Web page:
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Op-Ed: Individual Donors — the Engine that Drives American Charity

Experience shows that when all sources are factored in, the total from individual donors actually accounts for close to 90 percent of all charitable giving

david munshine
David Munshine

What difference can one person really make? Each of us has the ability to help make the world a better place, and new numbers show what we can do together. On the heels of Hurricanes Harvey and Irma, helping those in need is on the minds of many, especially people in New Jersey who lived through the devastation of Superstorm Sandy.

Many reports take the pulse of philanthropy in the United States, but only one can lay claim to being the longest-running, most comprehensive study. It’s “Giving USA,” a collaborative effort of the Giving USA Foundation, a public service initiative of the Giving Institute, and Indiana University Lilly Family School of Philanthropy.

If you think of “Giving USA 2017” as a kind of state of the union for philanthropy, it's fair to say that the state of the union is strong. Last year, charitable giving in this country totaled a record $390 billion. And the big news behind the big headline number? It's the unparalleled impact of individual donors, who accounted for nearly three-quarters (72 percent) of total contributions in America, as giving by individuals reached an all-time high of almost $282 billion. As impressive as that is, experience shows us that when you consider gifts from family foundations and bequests, the total from individual donors actually accounts for close to 90 percent of all charitable giving.

Here in New Jersey, there are more than 30,000 registered 501(c)(3) charitable organizations working to improve the lives of people in the Garden State and beyond. These organizations aren't just a feel-good story. They are fundamental to our state's economy.

The Center for Non-Profits reports these organizations employ about 314,000 people, almost 10 percent of New Jersey's private-sector workforce, and more industries including construction, utilities, transportation, finance, and insurance. At the same time, the center says more than 1.6 million people volunteer at New Jersey nonprofits every year, contributing some 225 million hours of service with a value that tops $5.3 billion.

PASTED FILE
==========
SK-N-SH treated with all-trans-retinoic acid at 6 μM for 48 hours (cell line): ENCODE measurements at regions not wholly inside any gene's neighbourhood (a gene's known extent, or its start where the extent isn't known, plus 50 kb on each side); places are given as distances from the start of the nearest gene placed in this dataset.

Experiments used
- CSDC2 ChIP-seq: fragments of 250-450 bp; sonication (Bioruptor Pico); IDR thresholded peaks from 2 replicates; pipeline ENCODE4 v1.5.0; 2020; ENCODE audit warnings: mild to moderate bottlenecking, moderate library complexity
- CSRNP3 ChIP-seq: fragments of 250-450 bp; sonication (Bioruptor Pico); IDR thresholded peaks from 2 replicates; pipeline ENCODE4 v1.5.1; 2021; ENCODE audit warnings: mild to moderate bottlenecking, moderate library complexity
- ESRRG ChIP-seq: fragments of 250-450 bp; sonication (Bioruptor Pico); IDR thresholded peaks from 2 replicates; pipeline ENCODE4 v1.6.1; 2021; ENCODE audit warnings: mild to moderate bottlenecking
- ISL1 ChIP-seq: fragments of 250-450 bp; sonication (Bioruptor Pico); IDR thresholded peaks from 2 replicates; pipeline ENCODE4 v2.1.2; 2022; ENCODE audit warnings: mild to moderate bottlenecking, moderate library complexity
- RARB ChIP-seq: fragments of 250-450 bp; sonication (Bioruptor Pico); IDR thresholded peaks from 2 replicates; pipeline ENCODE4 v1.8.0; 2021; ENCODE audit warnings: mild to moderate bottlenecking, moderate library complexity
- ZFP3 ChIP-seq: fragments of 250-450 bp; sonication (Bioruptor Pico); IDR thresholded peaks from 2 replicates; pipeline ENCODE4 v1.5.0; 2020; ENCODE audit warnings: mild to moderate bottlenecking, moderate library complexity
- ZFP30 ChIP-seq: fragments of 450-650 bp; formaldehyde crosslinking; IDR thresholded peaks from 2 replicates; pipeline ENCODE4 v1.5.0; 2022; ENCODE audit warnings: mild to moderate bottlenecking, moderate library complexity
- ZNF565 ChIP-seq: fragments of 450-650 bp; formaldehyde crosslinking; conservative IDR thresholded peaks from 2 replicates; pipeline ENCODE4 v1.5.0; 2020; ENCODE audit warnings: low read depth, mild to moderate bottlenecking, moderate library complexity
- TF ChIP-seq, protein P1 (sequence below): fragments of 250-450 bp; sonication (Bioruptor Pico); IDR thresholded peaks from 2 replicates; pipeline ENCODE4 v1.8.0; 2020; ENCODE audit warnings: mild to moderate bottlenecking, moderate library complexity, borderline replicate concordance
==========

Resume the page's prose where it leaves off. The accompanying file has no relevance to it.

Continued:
Still, many of these New Jersey organizations carrying out vital missions are facing serious financial struggles.  In its annual report, the Center for Non-Profits found while 75 percent of the state's charities are seeing a rise in demand for their services, most say financial uncertainty is the greatest challenge to the survival of their organization.

That's where donors — especially individual donors — come in. As these latest reports show, everyone involved with nonprofits owes a deep debt of gratitude to the generous people of this state and country. But there is always more to be done.

So what difference can you really make? Whether it's contributing in your own town or helping someone you will never meet, the answer is clear. You can make a world of difference.

David Munshine is the president and chief executive officer of The Munshine Group, a Springfield firm that works with nonprofit organizations to support them with their fundraising and other needs. He is a member of the board of trustees of the Camp Nejeda Foundation in Stillwater.  Camp Nejeda enhances the lives of people with type 1 diabetes and their families through education, empowerment, camaraderie, support programs, and fun.

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